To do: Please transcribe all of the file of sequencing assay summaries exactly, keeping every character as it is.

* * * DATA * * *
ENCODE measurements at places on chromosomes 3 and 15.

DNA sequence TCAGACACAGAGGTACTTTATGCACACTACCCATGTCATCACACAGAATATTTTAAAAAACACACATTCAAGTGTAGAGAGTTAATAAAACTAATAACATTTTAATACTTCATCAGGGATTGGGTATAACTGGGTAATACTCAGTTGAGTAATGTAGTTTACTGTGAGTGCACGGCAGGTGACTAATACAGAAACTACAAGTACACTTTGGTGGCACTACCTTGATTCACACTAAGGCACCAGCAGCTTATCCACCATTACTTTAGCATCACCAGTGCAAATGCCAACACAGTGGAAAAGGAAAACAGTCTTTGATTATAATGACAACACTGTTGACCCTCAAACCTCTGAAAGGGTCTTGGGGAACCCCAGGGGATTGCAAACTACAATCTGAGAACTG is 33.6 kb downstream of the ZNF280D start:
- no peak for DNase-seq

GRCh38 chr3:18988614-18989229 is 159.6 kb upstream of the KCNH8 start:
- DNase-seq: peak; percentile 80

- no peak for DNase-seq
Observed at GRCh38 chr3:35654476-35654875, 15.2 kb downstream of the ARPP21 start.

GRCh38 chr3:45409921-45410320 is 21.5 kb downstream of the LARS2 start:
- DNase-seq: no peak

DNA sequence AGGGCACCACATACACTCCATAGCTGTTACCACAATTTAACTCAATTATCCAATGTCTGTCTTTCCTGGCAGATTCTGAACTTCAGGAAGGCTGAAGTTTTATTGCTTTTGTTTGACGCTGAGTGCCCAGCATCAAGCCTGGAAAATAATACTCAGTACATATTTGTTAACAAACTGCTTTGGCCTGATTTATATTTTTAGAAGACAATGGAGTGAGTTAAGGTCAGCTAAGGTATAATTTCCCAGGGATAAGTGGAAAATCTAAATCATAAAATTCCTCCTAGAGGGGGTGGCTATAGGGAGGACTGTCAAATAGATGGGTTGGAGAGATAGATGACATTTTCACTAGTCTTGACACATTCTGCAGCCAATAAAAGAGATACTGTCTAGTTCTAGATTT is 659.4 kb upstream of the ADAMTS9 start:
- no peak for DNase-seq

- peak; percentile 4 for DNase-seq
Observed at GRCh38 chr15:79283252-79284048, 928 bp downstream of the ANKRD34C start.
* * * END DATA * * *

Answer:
ENCODE measurements at places on chromosomes 3 and 15.

DNA sequence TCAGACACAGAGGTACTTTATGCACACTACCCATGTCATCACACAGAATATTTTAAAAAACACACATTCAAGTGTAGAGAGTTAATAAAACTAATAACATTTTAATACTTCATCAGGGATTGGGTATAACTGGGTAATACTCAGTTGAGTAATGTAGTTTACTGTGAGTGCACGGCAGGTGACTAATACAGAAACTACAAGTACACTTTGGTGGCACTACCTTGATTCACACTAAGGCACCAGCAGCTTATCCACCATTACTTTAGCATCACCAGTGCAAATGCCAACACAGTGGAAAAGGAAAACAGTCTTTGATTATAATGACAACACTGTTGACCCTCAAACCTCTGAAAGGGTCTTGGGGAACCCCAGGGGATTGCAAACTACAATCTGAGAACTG is 33.6 kb downstream of the ZNF280D start:
- no peak for DNase-seq

GRCh38 chr3:18988614-18989229 is 159.6 kb upstream of the KCNH8 start:
- DNase-seq: peak; percentile 80

- no peak for DNase-seq
Observed at GRCh38 chr3:35654476-35654875, 15.2 kb downstream of the ARPP21 start.

GRCh38 chr3:45409921-45410320 is 21.5 kb downstream of the LARS2 start:
- DNase-seq: no peak

DNA sequence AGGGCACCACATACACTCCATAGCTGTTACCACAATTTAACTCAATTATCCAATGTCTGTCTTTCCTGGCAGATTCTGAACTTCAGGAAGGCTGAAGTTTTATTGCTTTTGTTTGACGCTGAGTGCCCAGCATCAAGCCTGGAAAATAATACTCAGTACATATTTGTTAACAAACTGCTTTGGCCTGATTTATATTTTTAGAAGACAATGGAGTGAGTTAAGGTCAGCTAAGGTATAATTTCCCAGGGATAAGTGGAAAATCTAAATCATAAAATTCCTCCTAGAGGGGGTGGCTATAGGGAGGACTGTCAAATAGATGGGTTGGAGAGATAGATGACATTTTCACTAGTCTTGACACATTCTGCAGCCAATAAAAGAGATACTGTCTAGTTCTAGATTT is 659.4 kb upstream of the ADAMTS9 start:
- no peak for DNase-seq

- peak; percentile 4 for DNase-seq
Observed at GRCh38 chr15:79283252-79284048, 928 bp downstream of the ANKRD34C start.